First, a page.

Finally, for the other meaning of legacy, why does someone leave a legacy? The only legacy I’m concerned with leaving is a positive impact on the world. Maybe I’m simple like that, but I think leaving things better than when you started is one of the most valuable things you can do in your life. Don’t get me wrong, if I have children and have money left over, I won’t be upset about it. If I hedge and invest well, and work hard, I don’t mind if I’m net $0 when the end comes. Financial Independence is an asset that provides freedom.
There is a huge push globally to be more environmentally friendly. Huge gains are being made, and it’s amazing to watch. However, as western consumers I think we’re missing the mark. We’re buying things with more and more packaging everyday. Buying more throw away items. Cheap junk from the dollar store. This isn’t sustainable, and worse, we’re paying for it! You pay for the packaging and the junk inside it.
The best ways to save the environment are to reduce, reuse, recycle. Let’s break it down.
- Reduce: Stop buying junk. You don’t need a cardboard scarecrow for your front window during the fall season. Make a real scarecrow from materials you have. You can get free hay to stuff it from your local grocery store. It will last you longer than the piece of cardboard, that will probably get bent and creased after one season.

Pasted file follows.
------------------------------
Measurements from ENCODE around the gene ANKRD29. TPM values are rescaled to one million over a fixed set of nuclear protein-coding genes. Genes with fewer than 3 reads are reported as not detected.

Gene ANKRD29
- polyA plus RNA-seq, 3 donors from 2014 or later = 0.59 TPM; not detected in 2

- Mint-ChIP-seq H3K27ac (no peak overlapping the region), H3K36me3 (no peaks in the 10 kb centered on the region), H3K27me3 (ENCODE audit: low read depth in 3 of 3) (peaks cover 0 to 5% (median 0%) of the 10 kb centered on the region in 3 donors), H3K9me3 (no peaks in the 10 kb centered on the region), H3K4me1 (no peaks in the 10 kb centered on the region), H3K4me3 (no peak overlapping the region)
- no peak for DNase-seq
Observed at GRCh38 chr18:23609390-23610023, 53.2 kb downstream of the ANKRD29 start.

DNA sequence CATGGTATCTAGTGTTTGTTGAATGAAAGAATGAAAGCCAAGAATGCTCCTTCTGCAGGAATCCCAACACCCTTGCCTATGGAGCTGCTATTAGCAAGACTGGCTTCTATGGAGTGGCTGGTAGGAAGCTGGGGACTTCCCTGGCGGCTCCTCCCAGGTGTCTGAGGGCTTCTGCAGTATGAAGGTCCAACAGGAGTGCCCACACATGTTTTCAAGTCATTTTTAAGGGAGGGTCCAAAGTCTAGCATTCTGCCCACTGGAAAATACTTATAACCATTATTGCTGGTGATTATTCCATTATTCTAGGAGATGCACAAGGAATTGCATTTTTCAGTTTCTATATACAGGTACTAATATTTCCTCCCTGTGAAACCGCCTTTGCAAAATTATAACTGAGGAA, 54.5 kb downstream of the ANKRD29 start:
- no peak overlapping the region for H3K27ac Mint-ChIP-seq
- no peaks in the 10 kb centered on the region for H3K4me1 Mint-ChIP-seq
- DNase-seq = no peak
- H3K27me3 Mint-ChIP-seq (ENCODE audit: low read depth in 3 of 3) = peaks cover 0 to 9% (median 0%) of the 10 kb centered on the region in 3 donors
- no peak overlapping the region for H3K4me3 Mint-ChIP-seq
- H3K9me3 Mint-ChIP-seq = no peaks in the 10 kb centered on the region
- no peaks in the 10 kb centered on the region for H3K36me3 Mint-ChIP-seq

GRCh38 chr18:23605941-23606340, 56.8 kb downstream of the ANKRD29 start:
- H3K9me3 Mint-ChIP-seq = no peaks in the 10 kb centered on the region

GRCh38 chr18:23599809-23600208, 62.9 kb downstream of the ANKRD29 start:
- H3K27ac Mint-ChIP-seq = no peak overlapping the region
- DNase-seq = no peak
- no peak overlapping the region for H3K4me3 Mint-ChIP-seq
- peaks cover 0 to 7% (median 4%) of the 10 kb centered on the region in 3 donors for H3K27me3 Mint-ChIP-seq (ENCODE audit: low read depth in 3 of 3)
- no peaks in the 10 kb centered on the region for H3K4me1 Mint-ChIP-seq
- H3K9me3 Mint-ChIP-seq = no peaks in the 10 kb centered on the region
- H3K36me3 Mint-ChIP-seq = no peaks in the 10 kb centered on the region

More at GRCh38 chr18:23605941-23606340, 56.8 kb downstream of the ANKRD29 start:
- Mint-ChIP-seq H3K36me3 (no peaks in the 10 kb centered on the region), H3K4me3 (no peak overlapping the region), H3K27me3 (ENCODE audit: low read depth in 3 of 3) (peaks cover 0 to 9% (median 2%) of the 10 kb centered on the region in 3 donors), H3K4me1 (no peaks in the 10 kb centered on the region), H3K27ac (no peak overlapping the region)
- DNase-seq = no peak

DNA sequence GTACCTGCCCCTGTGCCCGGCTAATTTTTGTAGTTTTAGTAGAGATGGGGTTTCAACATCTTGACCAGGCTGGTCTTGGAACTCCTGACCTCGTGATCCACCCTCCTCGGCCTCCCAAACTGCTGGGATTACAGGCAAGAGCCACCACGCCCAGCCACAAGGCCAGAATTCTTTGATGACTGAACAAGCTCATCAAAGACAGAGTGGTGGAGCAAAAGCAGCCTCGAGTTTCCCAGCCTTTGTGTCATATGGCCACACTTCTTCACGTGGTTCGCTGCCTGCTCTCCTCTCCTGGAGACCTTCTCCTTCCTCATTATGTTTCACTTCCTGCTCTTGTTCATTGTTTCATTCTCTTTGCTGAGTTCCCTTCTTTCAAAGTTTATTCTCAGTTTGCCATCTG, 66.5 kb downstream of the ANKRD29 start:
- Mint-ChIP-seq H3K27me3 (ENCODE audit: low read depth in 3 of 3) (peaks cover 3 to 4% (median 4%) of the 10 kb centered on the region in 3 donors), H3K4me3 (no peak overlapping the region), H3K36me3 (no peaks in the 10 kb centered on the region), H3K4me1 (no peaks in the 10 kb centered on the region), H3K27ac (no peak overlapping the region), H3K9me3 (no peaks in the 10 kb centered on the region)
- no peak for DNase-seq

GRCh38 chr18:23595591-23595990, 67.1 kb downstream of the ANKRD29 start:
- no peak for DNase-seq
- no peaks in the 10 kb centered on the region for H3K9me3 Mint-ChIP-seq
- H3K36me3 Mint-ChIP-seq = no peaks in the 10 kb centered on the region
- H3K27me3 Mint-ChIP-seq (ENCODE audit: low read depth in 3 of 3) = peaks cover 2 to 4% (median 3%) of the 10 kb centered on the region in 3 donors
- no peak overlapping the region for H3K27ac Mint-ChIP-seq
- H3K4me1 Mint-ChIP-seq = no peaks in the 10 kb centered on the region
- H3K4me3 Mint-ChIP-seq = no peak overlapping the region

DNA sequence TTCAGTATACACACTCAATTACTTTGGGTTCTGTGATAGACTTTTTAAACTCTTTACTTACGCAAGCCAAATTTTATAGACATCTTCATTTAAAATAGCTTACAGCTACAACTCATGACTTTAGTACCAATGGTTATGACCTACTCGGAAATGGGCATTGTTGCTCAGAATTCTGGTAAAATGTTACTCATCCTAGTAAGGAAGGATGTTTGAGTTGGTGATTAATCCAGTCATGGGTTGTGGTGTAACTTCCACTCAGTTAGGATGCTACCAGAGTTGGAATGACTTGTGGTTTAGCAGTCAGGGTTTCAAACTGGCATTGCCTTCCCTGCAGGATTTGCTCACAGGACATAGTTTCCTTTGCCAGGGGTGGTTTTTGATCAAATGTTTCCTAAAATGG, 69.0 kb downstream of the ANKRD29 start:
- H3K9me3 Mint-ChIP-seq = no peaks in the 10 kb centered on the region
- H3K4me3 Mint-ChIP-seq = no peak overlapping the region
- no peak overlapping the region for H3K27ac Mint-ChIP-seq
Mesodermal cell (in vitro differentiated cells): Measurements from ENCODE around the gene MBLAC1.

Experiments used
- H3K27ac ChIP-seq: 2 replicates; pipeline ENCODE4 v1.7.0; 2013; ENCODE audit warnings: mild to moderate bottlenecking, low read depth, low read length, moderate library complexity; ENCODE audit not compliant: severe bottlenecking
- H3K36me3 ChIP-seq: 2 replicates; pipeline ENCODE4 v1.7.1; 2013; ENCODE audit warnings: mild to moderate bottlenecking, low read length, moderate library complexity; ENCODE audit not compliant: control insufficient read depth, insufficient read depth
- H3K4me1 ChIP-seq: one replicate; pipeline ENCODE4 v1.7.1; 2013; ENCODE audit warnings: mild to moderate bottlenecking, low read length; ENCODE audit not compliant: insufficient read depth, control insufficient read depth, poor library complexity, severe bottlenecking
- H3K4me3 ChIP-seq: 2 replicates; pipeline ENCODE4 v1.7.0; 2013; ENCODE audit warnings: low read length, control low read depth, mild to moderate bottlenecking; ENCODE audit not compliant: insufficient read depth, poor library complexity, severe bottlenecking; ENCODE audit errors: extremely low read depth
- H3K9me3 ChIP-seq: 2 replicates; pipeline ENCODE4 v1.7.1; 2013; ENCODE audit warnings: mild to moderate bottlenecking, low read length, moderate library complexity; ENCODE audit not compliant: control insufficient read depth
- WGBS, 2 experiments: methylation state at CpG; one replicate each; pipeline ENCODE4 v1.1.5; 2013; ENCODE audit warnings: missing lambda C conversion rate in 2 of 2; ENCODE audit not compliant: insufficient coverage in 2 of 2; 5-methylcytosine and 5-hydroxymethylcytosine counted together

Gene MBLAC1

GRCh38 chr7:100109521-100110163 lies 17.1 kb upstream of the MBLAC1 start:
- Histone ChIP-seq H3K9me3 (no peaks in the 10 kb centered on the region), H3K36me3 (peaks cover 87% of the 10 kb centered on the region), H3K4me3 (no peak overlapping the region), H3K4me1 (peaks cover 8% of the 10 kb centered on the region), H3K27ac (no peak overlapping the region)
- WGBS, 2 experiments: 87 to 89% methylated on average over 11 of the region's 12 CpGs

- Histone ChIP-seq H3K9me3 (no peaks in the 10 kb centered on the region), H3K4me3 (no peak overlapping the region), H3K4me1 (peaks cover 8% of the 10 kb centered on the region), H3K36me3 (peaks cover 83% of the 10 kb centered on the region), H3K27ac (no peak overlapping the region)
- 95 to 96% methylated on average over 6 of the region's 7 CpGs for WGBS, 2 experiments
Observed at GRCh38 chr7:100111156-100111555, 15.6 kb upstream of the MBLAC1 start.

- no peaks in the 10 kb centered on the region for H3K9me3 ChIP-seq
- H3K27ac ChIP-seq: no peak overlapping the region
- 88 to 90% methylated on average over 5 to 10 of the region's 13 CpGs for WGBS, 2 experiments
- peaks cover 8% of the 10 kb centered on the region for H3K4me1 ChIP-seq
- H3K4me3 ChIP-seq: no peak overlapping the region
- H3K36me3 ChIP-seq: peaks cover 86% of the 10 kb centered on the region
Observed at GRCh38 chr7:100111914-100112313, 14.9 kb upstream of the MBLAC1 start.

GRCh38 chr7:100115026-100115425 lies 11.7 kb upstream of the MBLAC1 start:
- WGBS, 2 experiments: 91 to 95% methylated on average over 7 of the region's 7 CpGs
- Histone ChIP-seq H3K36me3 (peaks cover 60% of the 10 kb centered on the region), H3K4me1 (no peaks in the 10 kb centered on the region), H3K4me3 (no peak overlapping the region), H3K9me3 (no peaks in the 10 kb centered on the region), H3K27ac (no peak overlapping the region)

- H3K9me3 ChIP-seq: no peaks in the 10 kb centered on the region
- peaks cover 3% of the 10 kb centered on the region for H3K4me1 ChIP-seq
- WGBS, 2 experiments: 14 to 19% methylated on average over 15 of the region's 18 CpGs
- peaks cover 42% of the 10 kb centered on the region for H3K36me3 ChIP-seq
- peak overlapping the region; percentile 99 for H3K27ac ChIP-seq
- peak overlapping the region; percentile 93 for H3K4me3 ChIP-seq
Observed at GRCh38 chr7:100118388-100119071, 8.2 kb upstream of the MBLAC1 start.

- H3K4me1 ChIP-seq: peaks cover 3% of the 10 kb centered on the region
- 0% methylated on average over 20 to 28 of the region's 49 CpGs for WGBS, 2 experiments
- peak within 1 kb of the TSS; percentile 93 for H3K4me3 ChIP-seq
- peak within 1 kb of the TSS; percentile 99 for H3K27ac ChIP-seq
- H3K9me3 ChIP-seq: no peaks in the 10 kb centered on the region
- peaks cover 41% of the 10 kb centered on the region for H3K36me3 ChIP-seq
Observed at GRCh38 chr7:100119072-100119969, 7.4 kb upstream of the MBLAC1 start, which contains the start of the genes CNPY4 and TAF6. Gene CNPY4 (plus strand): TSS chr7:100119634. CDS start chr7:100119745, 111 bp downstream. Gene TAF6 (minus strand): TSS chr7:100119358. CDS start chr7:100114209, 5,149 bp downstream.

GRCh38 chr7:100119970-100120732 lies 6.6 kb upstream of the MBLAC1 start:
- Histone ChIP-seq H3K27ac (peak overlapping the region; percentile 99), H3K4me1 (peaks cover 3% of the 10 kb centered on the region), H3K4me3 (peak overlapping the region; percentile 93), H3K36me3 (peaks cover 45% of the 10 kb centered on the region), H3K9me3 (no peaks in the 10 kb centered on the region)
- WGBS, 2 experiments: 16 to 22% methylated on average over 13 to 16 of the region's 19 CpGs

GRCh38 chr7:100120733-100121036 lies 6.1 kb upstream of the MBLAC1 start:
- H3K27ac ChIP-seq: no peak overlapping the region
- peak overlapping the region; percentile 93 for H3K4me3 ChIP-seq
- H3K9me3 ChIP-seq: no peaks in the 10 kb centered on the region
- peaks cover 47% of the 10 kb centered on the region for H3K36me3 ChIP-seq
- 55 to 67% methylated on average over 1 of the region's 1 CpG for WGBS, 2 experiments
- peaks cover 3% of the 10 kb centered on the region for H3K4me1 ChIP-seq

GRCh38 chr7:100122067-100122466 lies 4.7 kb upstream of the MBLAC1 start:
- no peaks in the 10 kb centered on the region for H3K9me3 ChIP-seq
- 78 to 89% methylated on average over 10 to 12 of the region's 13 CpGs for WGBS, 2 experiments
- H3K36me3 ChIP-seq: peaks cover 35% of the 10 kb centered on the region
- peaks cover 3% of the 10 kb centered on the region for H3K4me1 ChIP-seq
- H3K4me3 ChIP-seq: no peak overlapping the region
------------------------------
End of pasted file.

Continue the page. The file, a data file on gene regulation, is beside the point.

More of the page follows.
- Reuse: Jars, bottles, takeout trays. All of this stuff is looked at as a single use item that a product comes in. These are all good vessels for holding food (they were made to hold food), holding odds and ends, small items. Reuse these items once, and you’ll have been 100% more environmentally friendly than usual. Use it even more, and you’ll be part of the change the world needs.
- Recycle: Okay, you can’t use everything over again. You had to get something from amazon urgently, it comes with air bags inside to protect your purchase. Pop them, and recycle it as instructed. Save the box though, you never know when you’ll need one.
The less you buy, the better you are for the environment. Raw products use less energy to create than refined products. Buy more raw materials. Energy costs money.
Also, if some of the energy has been paid for already, you’ll pay less of the cost. I’m talking about buying used. Getting a used end table, toolbox, or whatever. Someone has paid for the initial cost of the energy. You pay again, but less thanks to the person who bought something they didn’t need.
Think about how much energy something has needed. How much work has gone into making that product versus the cost you paid for it? Lower energy cost items are cheaper. Put in the energy yourself, and you’ll save money.